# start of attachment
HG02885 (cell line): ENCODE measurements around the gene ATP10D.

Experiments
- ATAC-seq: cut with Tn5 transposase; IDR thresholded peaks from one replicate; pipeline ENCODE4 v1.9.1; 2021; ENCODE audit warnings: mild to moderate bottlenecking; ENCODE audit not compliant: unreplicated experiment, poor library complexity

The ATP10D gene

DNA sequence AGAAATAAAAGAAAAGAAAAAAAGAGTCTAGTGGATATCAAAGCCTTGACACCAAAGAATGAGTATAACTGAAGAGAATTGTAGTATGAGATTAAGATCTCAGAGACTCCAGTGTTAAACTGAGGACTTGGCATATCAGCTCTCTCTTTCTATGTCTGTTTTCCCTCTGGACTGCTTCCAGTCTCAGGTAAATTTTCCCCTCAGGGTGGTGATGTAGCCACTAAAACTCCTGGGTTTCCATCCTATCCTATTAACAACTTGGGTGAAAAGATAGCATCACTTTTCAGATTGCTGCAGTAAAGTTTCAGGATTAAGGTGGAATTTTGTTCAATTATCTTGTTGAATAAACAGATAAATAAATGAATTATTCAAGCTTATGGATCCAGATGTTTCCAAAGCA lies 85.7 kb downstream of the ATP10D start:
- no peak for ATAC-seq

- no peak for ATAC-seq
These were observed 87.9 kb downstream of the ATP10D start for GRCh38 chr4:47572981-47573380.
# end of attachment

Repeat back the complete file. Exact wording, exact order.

HG02885 (cell line): ENCODE measurements around the gene ATP10D.

Experiments
- ATAC-seq: cut with Tn5 transposase; IDR thresholded peaks from one replicate; pipeline ENCODE4 v1.9.1; 2021; ENCODE audit warnings: mild to moderate bottlenecking; ENCODE audit not compliant: unreplicated experiment, poor library complexity

The ATP10D gene

DNA sequence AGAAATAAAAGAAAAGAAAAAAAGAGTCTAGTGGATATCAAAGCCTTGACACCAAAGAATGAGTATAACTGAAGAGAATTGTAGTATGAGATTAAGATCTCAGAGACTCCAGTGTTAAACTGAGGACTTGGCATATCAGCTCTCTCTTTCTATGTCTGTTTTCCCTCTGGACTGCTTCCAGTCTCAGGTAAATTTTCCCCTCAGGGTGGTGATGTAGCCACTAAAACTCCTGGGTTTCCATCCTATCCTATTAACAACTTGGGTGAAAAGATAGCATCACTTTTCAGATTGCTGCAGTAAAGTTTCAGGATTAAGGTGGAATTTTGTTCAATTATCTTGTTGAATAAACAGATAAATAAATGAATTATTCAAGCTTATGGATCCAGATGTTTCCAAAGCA lies 85.7 kb downstream of the ATP10D start:
- no peak for ATAC-seq

- no peak for ATAC-seq
These were observed 87.9 kb downstream of the ATP10D start for GRCh38 chr4:47572981-47573380.